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Everything Looks Like a Nail

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when you’re a hammer. When all you think about is information, everything looks like a problem the internet can solve.

Just read Brad Burnham’s post on the sale of Tacoda to AOL/TimeWarner. Before I go into my everything is made of digits spiel, I want to say congratulations to Brad and Fred at USV. I’ve known them both a long time (and co-invested with Brad when we were both much younger.) I’ve done business with a lot of venture capitalists and Brad and Fred are stand-outs, not just as businesspeople, but as people (and that, I should add, is just as important.) The sale of Tacoda shows their foresight, if anyone ever doubted it.

Brad makes the point that the internet fundamentally reshapes marketing. I agree. Here’s why.

The existence of marketing at all is a bit of an underaddressed topic in economics. Economists don’t like marketing because they like markets to be efficient and in an efficient market consumers find the best product for the best price. Marketing doesn’t make a product better and it certainly makes it more expensive. Marketing is a sign of an inefficient market, and an especially persistent one.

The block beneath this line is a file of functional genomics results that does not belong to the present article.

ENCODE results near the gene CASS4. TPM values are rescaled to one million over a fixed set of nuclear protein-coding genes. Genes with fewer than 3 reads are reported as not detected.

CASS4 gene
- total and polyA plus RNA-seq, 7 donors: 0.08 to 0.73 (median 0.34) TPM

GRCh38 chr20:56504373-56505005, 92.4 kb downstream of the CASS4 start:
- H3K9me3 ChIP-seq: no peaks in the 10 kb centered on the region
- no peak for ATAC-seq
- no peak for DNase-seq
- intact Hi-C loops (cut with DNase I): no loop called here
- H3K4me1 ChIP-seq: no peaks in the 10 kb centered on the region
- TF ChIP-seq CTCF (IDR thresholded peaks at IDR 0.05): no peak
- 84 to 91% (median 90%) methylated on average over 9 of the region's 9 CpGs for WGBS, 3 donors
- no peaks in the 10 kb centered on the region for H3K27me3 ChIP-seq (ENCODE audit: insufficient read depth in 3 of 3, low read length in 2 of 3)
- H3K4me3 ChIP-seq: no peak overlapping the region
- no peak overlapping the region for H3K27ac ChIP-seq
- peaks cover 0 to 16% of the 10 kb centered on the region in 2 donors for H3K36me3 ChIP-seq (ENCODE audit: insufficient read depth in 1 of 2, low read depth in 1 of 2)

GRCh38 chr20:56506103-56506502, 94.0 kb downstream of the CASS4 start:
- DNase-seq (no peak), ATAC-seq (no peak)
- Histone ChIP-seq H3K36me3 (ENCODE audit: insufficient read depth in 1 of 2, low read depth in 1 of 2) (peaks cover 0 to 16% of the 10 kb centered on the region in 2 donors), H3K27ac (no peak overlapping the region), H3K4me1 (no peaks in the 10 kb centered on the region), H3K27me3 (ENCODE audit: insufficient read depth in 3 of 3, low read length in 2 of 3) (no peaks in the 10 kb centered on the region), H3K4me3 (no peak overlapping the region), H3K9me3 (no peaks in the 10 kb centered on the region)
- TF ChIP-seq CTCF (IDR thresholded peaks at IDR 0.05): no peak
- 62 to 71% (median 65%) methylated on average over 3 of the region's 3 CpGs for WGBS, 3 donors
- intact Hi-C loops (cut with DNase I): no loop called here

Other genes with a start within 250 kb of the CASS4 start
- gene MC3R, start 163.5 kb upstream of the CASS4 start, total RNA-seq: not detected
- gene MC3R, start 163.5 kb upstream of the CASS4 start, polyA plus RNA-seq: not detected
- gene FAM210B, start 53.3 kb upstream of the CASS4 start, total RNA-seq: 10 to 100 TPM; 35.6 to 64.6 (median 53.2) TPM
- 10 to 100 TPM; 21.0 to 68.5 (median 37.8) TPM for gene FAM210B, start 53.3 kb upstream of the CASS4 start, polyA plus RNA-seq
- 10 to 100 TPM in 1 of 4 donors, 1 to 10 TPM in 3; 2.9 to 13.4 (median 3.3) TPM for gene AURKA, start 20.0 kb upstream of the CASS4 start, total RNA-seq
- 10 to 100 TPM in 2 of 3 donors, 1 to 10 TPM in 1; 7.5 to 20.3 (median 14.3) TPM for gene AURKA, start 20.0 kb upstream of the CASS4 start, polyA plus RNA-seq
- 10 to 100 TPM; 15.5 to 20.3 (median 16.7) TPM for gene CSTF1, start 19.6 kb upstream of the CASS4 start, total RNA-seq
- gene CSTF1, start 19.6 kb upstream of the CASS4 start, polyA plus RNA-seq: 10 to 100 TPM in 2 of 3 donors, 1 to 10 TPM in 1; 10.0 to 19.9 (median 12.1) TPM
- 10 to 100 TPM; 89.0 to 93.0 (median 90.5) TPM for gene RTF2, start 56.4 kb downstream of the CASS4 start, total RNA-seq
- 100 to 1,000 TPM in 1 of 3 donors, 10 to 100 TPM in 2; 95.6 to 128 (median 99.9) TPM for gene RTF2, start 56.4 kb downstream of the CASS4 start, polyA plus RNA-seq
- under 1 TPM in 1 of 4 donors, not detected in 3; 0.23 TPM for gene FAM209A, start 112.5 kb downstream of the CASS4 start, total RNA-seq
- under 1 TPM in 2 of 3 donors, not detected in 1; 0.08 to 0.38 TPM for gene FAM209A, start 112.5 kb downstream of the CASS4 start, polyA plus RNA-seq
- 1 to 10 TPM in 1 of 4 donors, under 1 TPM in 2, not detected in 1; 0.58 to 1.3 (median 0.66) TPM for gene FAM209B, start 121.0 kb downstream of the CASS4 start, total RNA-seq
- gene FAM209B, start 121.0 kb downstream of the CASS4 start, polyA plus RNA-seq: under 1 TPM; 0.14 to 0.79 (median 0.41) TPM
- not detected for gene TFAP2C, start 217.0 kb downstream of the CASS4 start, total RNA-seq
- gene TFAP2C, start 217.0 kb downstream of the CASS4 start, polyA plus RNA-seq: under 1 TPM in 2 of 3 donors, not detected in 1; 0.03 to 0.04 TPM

Plus, marketing is so declasse.

I like to tell my kids that anything they see advertised on TV is absolute junk and I refuse to buy it: the bulk of the purchase price goes to the marketing budget, not the product itself. This makes my life sooo much easier. But it drives them absolutely nuts, because the only products they know of are the ones advertised on TV.

In economics terms, marketing is a way to make finding a product more efficient. Companies advertise so consumers know about their products. In a world of mass media, this cost of search is borne by the seller: it has to be, it would be amazingly inefficient to try and have it be borne directly by the buyer.

What happens when the cost of search goes towards zero? The tables completely turn. Marketing moves (slowly) from being a shotgun fired by the seller to being a tweezer held by the buyer. Behavioral marketing is one of the first steps on that journey and Brad and Fred recognized that years ago. I’m sure they also realize that the really interesting stuff, the revolutionary stuff that makes marketing as we know it today completely obsolete, is what inevitably comes next.

One Comment

  1. You let your kids watch TV commercials? Softy! We fast-forward through them.

    My kids have gotten the whole training on “impulse buys” — why they’re placed where they are, how very much we do not need them, and lately, a bit about the nasty conditions in which it is likely that they were produced, not to mention the impact of the long-distance shipping to get them to the stores.

    It turns out I kind of enjoy the role of mean mom when it comes to cheap crap for sale.

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